How Champ 101 Could Be More Applicable to Students


Champ 101 is Champlain’s newest curriculum required for first-year and transfer students. According to the school’s New Student Experience page, the goal is to “Help you find your footing as you enter college life.” The goal is admirable, as adjusting to college can cause panic-inducing levels of stress for many students. However, Champ 101 fails in many ways to execute this goal. 

The biggest issue Champ 101 faces is a lack of attendance, and as it is considered a workshop rather than a class, it offers zero credits. A student who has hours of homework in credit-earning classes will likely not want to spend two and a half hours a week for ten weeks learning how to make friends and manage homesickness. Many instructors and student administrators that run the workshops are left trying to convince students to attend by offering prizes and snacks. Ask any student what the consequences of not showing up are, and they most likely won’t know. When I asked my instructor about the consequences, she told our class that they will (it is unclear who “they” are) look at your attendance if you are struggling later on. What happens if you are struggling, and you did not go to Champ 101? Even she wasn’t sure.

When students do attend the course, they find themselves doing simple games and activities that leave them asking “What is the point of this?” As much as I enjoy building friendships and “bettering my understanding of myself,” the teamwork games and personality questionnaires are simple and typically unhelpful. Many students feel like they are not being treated like adults. It does not feel like a college experience.

The workshop could be a helpful and fun experience that could benefit its students if they actually went. The best way to ensure attendance is to give credit for the class; the grade should be entirely attendance based, so it is a pass/fail course. The workshop also has too many sessions. By November, I no longer need to be introduced to Champlain College. Champ 101 should be twice a week for the first four or five weeks of school. This means cutting out the fluff that is being taught to fill time. Eight sessions discussing the fundamentals of being a successful college student at Champlain College that can have an introduction and final celebration session, if it feels necessary. If the course needs to be the entire ten weeks, it should focus more on preparing students for what they can expect in their upcoming semesters, rather than spend multiple sessions reviewing how to register for classes.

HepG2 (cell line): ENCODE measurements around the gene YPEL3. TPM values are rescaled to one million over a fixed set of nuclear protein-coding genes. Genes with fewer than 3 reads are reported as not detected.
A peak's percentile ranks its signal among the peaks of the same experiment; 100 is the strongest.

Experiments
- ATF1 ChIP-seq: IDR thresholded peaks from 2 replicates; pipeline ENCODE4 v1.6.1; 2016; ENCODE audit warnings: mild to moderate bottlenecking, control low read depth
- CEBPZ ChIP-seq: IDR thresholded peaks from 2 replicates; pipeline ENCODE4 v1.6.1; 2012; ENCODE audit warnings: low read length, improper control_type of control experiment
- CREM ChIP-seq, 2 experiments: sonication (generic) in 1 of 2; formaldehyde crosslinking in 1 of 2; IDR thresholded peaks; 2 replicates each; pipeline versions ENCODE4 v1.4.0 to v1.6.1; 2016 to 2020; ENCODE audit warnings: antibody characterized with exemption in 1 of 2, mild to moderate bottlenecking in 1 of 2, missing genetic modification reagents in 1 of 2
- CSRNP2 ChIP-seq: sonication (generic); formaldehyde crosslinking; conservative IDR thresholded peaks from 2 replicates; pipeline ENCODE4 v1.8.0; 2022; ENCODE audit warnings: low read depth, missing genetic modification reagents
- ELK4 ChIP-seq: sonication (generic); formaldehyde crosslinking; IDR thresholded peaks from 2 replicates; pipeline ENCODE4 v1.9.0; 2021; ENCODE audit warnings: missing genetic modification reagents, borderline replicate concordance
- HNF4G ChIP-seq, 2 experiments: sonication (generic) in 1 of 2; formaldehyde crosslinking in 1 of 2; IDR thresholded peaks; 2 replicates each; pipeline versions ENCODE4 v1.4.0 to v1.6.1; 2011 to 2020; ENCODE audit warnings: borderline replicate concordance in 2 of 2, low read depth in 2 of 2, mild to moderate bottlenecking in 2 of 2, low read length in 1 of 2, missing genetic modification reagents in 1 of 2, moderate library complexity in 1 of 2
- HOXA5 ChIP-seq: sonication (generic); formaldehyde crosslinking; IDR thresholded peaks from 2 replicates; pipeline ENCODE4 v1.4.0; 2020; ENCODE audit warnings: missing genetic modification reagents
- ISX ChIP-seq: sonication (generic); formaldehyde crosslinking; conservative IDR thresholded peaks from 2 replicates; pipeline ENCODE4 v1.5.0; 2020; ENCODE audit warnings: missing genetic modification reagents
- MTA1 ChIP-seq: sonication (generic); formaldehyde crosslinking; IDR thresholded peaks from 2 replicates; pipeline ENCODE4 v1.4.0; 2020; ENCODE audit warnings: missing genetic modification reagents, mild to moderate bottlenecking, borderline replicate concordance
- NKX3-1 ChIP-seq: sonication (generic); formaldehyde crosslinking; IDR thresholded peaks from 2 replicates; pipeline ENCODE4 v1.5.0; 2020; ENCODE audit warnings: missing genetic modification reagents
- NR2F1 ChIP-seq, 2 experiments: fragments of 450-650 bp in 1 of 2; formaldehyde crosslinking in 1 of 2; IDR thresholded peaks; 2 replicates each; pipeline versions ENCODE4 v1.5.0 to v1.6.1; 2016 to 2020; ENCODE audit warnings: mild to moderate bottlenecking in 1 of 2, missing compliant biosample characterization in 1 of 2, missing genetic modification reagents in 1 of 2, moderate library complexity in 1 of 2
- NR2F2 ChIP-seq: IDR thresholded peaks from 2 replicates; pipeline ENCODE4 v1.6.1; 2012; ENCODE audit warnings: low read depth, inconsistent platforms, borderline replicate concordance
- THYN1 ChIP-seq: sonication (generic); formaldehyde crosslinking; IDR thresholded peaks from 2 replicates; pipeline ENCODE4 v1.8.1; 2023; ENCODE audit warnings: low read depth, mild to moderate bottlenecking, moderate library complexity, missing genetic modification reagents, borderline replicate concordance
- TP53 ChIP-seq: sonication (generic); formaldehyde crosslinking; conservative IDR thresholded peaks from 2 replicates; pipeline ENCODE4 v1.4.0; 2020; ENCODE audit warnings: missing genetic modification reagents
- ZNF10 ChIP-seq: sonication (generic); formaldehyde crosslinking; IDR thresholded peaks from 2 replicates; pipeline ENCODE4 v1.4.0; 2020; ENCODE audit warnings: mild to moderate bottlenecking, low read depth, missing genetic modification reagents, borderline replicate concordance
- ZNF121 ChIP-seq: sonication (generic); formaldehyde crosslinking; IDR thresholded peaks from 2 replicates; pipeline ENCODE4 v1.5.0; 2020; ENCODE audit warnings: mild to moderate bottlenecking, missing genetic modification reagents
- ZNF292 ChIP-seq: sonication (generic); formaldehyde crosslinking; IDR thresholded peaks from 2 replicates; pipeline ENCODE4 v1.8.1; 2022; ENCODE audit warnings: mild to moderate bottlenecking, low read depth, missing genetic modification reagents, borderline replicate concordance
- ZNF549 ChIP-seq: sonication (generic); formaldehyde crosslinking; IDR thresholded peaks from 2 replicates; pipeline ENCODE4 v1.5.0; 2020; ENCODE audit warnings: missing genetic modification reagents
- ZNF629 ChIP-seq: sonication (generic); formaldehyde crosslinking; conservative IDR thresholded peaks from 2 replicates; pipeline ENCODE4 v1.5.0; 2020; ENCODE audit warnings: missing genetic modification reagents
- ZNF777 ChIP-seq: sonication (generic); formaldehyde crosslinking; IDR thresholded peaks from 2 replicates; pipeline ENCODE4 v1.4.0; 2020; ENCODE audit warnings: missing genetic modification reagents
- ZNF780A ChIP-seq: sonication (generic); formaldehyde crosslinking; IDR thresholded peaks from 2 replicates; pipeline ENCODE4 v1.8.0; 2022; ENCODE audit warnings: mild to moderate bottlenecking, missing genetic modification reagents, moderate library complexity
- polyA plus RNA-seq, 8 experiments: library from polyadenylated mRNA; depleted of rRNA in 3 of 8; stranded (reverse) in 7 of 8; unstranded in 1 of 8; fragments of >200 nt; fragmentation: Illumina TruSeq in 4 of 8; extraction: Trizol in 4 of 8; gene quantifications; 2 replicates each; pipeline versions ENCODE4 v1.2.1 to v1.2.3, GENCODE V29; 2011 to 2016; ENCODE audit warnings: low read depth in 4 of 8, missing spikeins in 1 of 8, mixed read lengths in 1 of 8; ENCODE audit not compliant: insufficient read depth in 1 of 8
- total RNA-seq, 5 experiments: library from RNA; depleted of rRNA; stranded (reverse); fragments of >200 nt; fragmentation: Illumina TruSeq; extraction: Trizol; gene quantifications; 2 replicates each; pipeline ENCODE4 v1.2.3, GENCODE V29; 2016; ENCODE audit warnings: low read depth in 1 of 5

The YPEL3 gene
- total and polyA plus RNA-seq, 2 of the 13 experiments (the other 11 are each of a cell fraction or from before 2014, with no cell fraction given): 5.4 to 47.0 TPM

When speaking to my peers and upperclassmen, these are the eight subjects they either liked during Champ 101 or they wished they had known their first semester.

  • Advice from upperclassmen—a question/answer discussion with an older student about what they wish they had known their first year.
  • Navigating Champlain’s platforms—Canvas, Self Service, The Champlain App
  • Learning your resources—CPS, The Library, The Health Center
  • Using Transit and the Burlington bus system 
  • Touring downtown Burlington
  • Understanding the first year experience and culture shock
  • Establishing relationships and setting boundaries
  • Work/life balance and managing stress

Champ 101 was created so Champlain College could advertise a course in adjusting to college, but it has yet to ask students what they need or want when they are actually adjusting. It needs to be reconstructed and properly planned before they can continue to advertise to prospective students.